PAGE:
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The effects of inequality on growth: a survey of the theoretical and empirical literature

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  • Christophe Ehrhart

    (CRESS-Lessor, Université Rennes 2 - Haute Bretagne)

Abstract

Basically, the extensive theoretical and empirical literature on the interactions between growth/development and distribution can be divided into two main approaches. The first one examines the impact of economic development on income distribution in a long run perspective. The second one focuses on the inverse causality between inequality and growth. This paper aims at reviewing this second view about the effects of initial inequality of income and wealth on future growth rate. The theoretical literature suggests several channels through which inequality might be harmful for growth, namely three economic explanations (the channel of the capital market imperfections, the approach of endogenous fertility, the argument relating to the domestic market size) and two politico-economic arguments (the approach of endogenous fiscal policy and the political instability channel). The following conclusions can be drawn from our survey of the empirical studies regarding the relationship between inequality and growth: first, only the endogenous fertility approach and the explanation based on political instability receive convincing support from the data. Second, initial inequality of assets has a negative and significant effect on subsequent growth. As a result, wealth redistribution is likely to enhance future growth.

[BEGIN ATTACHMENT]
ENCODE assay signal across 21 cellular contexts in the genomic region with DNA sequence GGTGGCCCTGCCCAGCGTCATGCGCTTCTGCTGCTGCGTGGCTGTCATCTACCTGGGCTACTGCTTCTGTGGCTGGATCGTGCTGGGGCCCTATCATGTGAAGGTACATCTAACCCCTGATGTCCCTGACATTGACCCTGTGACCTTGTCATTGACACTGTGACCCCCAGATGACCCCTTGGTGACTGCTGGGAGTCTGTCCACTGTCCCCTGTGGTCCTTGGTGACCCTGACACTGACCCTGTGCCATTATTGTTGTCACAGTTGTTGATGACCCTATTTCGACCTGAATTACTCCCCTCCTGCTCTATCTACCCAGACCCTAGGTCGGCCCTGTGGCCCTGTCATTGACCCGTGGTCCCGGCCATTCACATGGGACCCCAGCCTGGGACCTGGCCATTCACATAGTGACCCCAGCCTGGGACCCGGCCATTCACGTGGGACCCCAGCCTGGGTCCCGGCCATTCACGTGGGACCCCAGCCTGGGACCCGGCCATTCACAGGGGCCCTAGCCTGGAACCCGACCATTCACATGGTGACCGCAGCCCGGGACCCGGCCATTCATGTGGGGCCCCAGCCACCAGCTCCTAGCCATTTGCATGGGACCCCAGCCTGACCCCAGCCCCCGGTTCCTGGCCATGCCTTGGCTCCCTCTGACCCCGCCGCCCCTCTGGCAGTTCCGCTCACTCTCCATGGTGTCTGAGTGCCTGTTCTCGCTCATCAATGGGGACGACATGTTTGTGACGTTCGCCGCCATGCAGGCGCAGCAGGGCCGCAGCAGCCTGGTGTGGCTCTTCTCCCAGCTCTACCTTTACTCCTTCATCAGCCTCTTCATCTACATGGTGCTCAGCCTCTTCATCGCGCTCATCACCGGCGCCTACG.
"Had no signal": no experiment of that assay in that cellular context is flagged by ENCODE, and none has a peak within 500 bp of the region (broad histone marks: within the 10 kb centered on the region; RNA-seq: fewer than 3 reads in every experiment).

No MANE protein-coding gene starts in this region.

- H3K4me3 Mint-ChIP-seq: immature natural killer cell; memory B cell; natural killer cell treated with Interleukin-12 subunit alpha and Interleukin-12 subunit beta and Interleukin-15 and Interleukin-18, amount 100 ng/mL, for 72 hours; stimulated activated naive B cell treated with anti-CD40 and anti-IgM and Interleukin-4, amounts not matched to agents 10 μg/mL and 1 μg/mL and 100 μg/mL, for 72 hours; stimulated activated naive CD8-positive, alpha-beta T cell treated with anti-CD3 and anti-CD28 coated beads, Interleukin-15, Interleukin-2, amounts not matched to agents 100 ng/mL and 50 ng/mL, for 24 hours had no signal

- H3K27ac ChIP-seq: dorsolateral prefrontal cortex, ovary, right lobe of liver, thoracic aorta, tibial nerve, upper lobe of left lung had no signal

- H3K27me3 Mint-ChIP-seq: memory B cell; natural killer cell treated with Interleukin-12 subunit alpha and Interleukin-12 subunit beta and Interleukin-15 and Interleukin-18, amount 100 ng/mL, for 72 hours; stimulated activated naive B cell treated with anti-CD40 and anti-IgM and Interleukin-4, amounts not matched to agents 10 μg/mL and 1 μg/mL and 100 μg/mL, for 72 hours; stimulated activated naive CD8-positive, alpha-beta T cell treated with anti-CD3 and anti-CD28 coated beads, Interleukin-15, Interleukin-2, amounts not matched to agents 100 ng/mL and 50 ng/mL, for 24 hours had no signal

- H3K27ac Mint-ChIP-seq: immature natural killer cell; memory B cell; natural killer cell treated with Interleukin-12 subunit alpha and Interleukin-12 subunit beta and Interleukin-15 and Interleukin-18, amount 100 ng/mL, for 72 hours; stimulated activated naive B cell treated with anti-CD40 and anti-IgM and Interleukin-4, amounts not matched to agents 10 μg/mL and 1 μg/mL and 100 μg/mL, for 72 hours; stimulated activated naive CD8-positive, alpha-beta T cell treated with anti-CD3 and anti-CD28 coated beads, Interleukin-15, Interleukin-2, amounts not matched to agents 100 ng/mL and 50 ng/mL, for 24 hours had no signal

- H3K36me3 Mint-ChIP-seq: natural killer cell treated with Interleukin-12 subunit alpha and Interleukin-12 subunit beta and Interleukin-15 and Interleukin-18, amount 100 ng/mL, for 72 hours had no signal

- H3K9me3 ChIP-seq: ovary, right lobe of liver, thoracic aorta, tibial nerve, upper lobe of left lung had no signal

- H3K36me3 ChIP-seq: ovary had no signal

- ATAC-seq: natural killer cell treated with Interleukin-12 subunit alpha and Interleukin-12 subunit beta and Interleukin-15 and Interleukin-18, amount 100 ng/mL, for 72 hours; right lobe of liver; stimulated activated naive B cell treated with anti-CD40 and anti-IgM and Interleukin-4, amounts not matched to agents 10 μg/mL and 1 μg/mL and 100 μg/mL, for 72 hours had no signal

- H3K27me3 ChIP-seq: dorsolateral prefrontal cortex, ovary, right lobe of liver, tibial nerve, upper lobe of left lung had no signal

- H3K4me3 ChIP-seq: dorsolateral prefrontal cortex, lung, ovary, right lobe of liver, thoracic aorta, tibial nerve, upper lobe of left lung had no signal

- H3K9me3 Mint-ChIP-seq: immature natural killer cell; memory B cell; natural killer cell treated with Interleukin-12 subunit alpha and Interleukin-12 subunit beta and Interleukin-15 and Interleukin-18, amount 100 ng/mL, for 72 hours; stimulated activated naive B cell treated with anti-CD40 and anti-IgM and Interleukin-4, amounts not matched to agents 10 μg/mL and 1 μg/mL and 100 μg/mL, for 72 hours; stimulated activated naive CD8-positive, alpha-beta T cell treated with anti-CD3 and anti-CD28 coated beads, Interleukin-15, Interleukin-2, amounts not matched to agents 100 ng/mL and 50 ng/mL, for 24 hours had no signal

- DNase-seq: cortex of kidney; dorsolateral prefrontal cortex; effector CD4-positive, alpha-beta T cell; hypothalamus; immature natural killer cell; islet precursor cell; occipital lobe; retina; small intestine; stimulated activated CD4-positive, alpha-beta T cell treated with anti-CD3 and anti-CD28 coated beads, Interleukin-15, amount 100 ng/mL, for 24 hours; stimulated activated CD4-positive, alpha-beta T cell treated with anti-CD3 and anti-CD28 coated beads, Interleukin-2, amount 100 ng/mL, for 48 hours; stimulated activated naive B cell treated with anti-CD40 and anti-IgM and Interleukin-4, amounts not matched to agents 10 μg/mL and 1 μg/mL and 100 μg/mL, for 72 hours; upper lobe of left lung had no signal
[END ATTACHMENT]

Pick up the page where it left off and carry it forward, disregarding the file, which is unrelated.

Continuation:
Suggested Citation

  • Christophe Ehrhart, 2009. "The effects of inequality on growth: a survey of the theoretical and empirical literature," Working Papers 107, ECINEQ, Society for the Study of Economic Inequality.
  • Handle: RePEc:inq:inqwps:ecineq2009-107
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    Keywords

    Inequality; Growth;

    JEL classification:

    • O15 - Economic Development, Innovation, Technological Change, and Growth - - Economic Development - - - Economic Development: Human Resources; Human Development; Income Distribution; Migration
    • O40 - Economic Development, Innovation, Technological Change, and Growth - - Economic Growth and Aggregate Productivity - - - General

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